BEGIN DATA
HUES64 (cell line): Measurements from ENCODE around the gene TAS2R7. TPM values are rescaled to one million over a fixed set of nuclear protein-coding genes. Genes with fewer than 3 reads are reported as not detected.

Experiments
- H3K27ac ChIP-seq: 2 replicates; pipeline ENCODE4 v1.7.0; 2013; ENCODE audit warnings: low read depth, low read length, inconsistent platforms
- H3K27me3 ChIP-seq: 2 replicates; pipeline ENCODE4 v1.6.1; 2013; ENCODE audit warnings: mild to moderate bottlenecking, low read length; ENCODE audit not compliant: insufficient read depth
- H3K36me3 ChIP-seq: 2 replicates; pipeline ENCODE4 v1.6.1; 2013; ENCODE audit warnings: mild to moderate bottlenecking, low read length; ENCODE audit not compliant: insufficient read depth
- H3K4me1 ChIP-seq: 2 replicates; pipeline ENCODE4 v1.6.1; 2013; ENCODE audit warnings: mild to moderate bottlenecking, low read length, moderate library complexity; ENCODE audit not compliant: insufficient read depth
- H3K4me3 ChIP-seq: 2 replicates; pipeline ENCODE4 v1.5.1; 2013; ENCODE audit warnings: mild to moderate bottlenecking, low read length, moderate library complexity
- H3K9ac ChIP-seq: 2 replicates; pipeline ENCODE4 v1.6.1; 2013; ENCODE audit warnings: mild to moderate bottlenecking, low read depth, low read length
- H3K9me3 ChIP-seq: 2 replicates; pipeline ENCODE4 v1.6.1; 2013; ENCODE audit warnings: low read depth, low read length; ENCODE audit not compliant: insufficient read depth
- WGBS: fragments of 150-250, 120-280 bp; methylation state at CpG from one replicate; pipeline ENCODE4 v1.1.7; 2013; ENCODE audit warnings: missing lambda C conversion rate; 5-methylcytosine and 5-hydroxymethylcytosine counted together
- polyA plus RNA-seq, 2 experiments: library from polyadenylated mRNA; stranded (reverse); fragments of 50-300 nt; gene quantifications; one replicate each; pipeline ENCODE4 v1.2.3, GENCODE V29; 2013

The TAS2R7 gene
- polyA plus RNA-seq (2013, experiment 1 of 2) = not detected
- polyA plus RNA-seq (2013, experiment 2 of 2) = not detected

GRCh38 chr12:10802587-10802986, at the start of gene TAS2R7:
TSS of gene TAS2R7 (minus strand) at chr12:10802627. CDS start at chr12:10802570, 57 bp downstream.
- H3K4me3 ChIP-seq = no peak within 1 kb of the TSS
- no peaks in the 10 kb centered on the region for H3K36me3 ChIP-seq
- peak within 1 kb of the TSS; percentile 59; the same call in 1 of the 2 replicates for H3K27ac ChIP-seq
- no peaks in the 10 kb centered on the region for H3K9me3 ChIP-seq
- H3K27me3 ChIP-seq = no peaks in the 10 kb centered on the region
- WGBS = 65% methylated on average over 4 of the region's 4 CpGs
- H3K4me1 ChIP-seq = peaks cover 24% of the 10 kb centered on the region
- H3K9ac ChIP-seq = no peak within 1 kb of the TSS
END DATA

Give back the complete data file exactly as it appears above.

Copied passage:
HUES64 (cell line): Measurements from ENCODE around the gene TAS2R7. TPM values are rescaled to one million over a fixed set of nuclear protein-coding genes. Genes with fewer than 3 reads are reported as not detected.

Experiments
- H3K27ac ChIP-seq: 2 replicates; pipeline ENCODE4 v1.7.0; 2013; ENCODE audit warnings: low read depth, low read length, inconsistent platforms
- H3K27me3 ChIP-seq: 2 replicates; pipeline ENCODE4 v1.6.1; 2013; ENCODE audit warnings: mild to moderate bottlenecking, low read length; ENCODE audit not compliant: insufficient read depth
- H3K36me3 ChIP-seq: 2 replicates; pipeline ENCODE4 v1.6.1; 2013; ENCODE audit warnings: mild to moderate bottlenecking, low read length; ENCODE audit not compliant: insufficient read depth
- H3K4me1 ChIP-seq: 2 replicates; pipeline ENCODE4 v1.6.1; 2013; ENCODE audit warnings: mild to moderate bottlenecking, low read length, moderate library complexity; ENCODE audit not compliant: insufficient read depth
- H3K4me3 ChIP-seq: 2 replicates; pipeline ENCODE4 v1.5.1; 2013; ENCODE audit warnings: mild to moderate bottlenecking, low read length, moderate library complexity
- H3K9ac ChIP-seq: 2 replicates; pipeline ENCODE4 v1.6.1; 2013; ENCODE audit warnings: mild to moderate bottlenecking, low read depth, low read length
- H3K9me3 ChIP-seq: 2 replicates; pipeline ENCODE4 v1.6.1; 2013; ENCODE audit warnings: low read depth, low read length; ENCODE audit not compliant: insufficient read depth
- WGBS: fragments of 150-250, 120-280 bp; methylation state at CpG from one replicate; pipeline ENCODE4 v1.1.7; 2013; ENCODE audit warnings: missing lambda C conversion rate; 5-methylcytosine and 5-hydroxymethylcytosine counted together
- polyA plus RNA-seq, 2 experiments: library from polyadenylated mRNA; stranded (reverse); fragments of 50-300 nt; gene quantifications; one replicate each; pipeline ENCODE4 v1.2.3, GENCODE V29; 2013

The TAS2R7 gene
- polyA plus RNA-seq (2013, experiment 1 of 2) = not detected
- polyA plus RNA-seq (2013, experiment 2 of 2) = not detected

GRCh38 chr12:10802587-10802986, at the start of gene TAS2R7:
TSS of gene TAS2R7 (minus strand) at chr12:10802627. CDS start at chr12:10802570, 57 bp downstream.
- H3K4me3 ChIP-seq = no peak within 1 kb of the TSS
- no peaks in the 10 kb centered on the region for H3K36me3 ChIP-seq
- peak within 1 kb of the TSS; percentile 59; the same call in 1 of the 2 replicates for H3K27ac ChIP-seq
- no peaks in the 10 kb centered on the region for H3K9me3 ChIP-seq
- H3K27me3 ChIP-seq = no peaks in the 10 kb centered on the region
- WGBS = 65% methylated on average over 4 of the region's 4 CpGs
- H3K4me1 ChIP-seq = peaks cover 24% of the 10 kb centered on the region
- H3K9ac ChIP-seq = no peak within 1 kb of the TSS